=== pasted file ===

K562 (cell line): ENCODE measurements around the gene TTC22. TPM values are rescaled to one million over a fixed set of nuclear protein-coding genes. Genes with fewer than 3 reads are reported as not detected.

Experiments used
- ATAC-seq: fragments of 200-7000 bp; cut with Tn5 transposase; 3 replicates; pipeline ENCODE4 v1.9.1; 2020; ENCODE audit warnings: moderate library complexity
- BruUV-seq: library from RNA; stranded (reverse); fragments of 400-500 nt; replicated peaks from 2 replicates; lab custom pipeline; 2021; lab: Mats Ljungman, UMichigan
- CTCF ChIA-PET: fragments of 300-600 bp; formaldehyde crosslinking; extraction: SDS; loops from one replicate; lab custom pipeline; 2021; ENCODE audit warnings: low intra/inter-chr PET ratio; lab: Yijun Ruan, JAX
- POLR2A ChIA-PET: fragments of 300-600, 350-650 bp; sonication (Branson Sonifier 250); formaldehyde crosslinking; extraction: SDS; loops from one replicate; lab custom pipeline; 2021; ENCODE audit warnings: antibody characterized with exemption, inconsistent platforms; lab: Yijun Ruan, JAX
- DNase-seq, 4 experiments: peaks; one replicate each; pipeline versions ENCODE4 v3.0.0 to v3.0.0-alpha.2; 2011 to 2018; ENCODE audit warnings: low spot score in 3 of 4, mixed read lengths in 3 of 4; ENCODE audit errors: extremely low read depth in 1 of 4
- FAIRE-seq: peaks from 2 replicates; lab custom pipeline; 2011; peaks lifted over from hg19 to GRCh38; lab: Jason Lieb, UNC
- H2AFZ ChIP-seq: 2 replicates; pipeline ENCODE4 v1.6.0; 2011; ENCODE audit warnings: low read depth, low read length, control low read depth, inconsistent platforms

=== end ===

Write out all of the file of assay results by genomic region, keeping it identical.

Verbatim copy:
K562 (cell line): ENCODE measurements around the gene TTC22. TPM values are rescaled to one million over a fixed set of nuclear protein-coding genes. Genes with fewer than 3 reads are reported as not detected.

Experiments used
- ATAC-seq: fragments of 200-7000 bp; cut with Tn5 transposase; 3 replicates; pipeline ENCODE4 v1.9.1; 2020; ENCODE audit warnings: moderate library complexity
- BruUV-seq: library from RNA; stranded (reverse); fragments of 400-500 nt; replicated peaks from 2 replicates; lab custom pipeline; 2021; lab: Mats Ljungman, UMichigan
- CTCF ChIA-PET: fragments of 300-600 bp; formaldehyde crosslinking; extraction: SDS; loops from one replicate; lab custom pipeline; 2021; ENCODE audit warnings: low intra/inter-chr PET ratio; lab: Yijun Ruan, JAX
- POLR2A ChIA-PET: fragments of 300-600, 350-650 bp; sonication (Branson Sonifier 250); formaldehyde crosslinking; extraction: SDS; loops from one replicate; lab custom pipeline; 2021; ENCODE audit warnings: antibody characterized with exemption, inconsistent platforms; lab: Yijun Ruan, JAX
- DNase-seq, 4 experiments: peaks; one replicate each; pipeline versions ENCODE4 v3.0.0 to v3.0.0-alpha.2; 2011 to 2018; ENCODE audit warnings: low spot score in 3 of 4, mixed read lengths in 3 of 4; ENCODE audit errors: extremely low read depth in 1 of 4
- FAIRE-seq: peaks from 2 replicates; lab custom pipeline; 2011; peaks lifted over from hg19 to GRCh38; lab: Jason Lieb, UNC
- H2AFZ ChIP-seq: 2 replicates; pipeline ENCODE4 v1.6.0; 2011; ENCODE audit warnings: low read depth, low read length, control low read depth, inconsistent platforms